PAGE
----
Alcohol Drugs Pregnancy and Breastfeeding

Many pregnancies are unplanned. As a result, it is common for babies to be exposed to alcohol and drugs. It is important to discuss this with a healthcare provider, get regular prenatal care and reach out for support.

Alcohol and pregnancy 

Alcohol and pregnancy don't mix! Drinking alcohol during pregnancy can lead to a permanent disability called Fetal Alcohol Spectrum Disorder (FASD).

Experts recommend that women planning a pregnancy or are already pregnant avoid drinking all types of alcohol throughout their pregnancy. Drinking alcohol during pregnancy can cause permanent birth defects and brain damage to your baby. To help your baby be as healthy as possible, stop drinking alcohol when you are trying to get pregnant, or as soon as you suspect you are pregnant.

What is Fetal Alcohol Spectrum Disorder (FASD)? 

FASD is the term used to describe all of the physical and learning disabilities that are caused by alcohol use in pregnancy. Drinking alcohol in pregnancy can cause:

  • Brain damage
  • Vision and hearing difficulties
  • Bones, limbs and fingers not properly formed
  • Heart, kidney, liver and other organ damage
  • Growth deficiencies

Alcohol use in pregnancy affects the developing brain and can cause brain damage. This creates problems with:

  • Learning and remembering
  • Thinking things through and understanding consequences
  • Getting along with others
  • Learning from past mistakes and solving problems
  • Making good decisions

FASD is a permanent life-long disorder. Teens and adults with FASD may have:

  • Depression
  • Trouble with the law
  • Drug or alcohol problems
  • Difficulty living on their own
  • Trouble keeping a job
  • Difficulty understanding how their behaviour affects others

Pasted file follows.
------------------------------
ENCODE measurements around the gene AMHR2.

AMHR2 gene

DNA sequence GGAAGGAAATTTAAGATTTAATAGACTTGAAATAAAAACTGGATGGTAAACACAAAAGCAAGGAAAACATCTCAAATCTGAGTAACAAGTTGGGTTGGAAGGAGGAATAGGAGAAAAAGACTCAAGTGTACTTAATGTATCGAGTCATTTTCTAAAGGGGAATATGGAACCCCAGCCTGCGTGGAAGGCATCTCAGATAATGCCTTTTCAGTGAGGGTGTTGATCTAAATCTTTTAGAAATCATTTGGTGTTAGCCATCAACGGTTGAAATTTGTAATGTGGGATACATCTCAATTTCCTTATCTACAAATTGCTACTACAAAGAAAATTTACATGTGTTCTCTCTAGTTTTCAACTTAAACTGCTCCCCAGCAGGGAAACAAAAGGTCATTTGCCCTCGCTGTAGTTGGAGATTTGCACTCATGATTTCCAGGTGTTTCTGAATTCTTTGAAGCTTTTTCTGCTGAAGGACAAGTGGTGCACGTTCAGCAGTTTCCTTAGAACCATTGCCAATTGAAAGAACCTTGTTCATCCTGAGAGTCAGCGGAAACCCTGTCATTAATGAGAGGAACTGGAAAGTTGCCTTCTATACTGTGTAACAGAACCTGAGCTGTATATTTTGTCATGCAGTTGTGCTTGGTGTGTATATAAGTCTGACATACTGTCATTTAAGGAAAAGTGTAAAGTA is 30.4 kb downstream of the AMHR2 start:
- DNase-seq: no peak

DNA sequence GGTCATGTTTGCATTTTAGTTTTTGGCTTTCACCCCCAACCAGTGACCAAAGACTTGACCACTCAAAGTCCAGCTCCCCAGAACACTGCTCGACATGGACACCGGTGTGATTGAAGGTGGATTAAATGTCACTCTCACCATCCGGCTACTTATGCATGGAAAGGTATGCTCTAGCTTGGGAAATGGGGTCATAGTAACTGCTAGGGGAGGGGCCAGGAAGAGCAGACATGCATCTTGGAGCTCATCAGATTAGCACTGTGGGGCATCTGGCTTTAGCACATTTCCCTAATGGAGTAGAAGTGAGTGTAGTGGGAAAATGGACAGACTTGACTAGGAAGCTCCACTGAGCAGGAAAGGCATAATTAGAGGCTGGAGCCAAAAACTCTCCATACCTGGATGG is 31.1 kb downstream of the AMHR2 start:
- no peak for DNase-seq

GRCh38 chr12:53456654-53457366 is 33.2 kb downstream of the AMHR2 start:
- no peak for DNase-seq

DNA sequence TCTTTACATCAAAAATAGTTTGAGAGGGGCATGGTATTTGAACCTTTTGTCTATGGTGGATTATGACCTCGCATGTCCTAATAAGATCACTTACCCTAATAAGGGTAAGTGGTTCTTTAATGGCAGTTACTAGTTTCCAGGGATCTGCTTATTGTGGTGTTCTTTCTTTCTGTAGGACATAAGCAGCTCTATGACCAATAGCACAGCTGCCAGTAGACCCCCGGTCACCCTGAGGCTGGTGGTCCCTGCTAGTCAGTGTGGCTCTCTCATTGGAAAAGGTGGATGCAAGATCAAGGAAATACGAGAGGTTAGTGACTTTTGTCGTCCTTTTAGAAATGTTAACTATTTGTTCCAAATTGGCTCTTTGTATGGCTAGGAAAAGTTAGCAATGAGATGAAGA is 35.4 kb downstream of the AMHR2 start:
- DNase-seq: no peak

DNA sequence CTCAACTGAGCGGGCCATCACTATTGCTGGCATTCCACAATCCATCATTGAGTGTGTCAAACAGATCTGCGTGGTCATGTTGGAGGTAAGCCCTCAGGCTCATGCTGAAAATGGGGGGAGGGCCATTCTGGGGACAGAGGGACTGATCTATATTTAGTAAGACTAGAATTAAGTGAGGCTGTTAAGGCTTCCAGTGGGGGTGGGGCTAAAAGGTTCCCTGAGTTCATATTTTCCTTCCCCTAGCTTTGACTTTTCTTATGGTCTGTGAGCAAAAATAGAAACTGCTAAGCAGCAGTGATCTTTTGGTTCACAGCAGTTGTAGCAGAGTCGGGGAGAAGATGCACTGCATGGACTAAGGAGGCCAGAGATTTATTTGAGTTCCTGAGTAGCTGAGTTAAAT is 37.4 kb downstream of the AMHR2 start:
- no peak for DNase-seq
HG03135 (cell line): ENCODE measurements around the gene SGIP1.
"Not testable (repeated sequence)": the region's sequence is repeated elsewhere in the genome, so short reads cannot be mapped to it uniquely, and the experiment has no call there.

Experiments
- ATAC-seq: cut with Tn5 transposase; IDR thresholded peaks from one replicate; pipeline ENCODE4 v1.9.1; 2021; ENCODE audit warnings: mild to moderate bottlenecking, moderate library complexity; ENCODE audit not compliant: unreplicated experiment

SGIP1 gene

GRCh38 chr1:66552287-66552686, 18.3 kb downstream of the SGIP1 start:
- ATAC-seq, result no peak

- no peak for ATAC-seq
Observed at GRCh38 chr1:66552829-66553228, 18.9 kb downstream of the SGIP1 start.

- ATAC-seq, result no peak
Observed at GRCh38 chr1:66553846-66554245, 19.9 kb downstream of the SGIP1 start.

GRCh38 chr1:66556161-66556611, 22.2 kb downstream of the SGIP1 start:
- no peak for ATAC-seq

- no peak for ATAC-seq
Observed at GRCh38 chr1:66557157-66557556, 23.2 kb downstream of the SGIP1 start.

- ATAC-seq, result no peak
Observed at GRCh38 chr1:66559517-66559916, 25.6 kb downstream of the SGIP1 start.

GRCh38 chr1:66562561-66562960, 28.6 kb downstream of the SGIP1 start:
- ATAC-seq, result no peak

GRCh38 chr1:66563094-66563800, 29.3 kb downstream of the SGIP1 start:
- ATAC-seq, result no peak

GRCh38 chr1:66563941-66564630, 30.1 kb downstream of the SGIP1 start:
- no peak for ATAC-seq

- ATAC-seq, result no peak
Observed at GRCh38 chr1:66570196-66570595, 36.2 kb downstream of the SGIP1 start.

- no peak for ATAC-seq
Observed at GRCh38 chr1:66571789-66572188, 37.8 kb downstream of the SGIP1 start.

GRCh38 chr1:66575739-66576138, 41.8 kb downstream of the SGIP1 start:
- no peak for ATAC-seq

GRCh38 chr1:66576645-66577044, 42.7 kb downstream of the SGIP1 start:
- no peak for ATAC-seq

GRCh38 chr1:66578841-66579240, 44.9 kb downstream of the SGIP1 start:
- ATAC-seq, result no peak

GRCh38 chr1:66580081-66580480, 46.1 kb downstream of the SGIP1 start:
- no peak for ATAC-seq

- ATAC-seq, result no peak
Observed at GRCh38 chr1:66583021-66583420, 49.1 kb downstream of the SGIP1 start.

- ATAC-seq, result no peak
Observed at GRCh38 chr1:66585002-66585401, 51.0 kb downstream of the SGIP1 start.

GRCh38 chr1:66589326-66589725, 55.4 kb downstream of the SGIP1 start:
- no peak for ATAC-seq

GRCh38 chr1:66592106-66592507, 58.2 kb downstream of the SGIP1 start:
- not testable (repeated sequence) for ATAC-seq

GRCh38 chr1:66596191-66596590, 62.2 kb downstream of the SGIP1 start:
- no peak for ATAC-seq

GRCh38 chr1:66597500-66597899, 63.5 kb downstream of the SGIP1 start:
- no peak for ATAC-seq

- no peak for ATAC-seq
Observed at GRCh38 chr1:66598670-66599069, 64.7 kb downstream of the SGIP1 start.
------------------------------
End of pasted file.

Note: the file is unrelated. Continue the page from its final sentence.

How can partners help? 

The best way to help a pregnant woman to remain alcohol free is to be supportive and encouraging and to ask her how you can help. Supporting your partner by joining her with alcohol-free mocktails and socializing without alcohol are great ways to provide support without nagging. Some studies have found that partners who pressure a woman to stop drinking in pregnancy may cause some women to drink more. 

For more information, check the What partners can do to help resource. 

How can healthcare providers help? 

Don't wait to talk about your alcohol use until pregnancy. If your health care provider has not talked to you about alcohol, ask to discuss it long before you plan to get pregnant.

It is recommended that all healthcare providers talk to women who are able to get pregnant about their alcohol and birth control use and the risks of using alcohol in pregnancy. If women are using alcohol at all, reliable birth control is recommended to prevent pregnancy. The alcohol screening tool, T-ACE, is a screening tool that can be used in pregnancy. Another helpful resource to consider is: Why Do Girls and Women Drink Alcohol during Pregnancy? Information for Service Providers

For more information, check the Information for Professionals page. 

Alcohol and breastfeeding 

At present, there is limited research on the effects of alcohol during breastfeeding. What is known is:

  • Alcohol passes into a woman's breast milk
  • The baby's nervous system is developing rapidly at this stage, and 
  • The baby has an underdeveloped ability to metabolize alcohol

If you decide to have an occasional alcoholic drink, it is best to avoid breastfeeding for three hours after consuming one standard alcoholic beverage.

For more information see Canada's Low-risk Alcohol Drinking Guidelines

Other drugs, pregnancy and breastfeeding 

Drug use of any kind, unless recommended by your healthcare provider, is not recommended in pregnancy or breastfeeding.

Learn more about prenatal and parenting services, including information for alcohol and drug treatment services in Waterloo Region.

Helpful information can also be found on the Planning a Pregnancy page.


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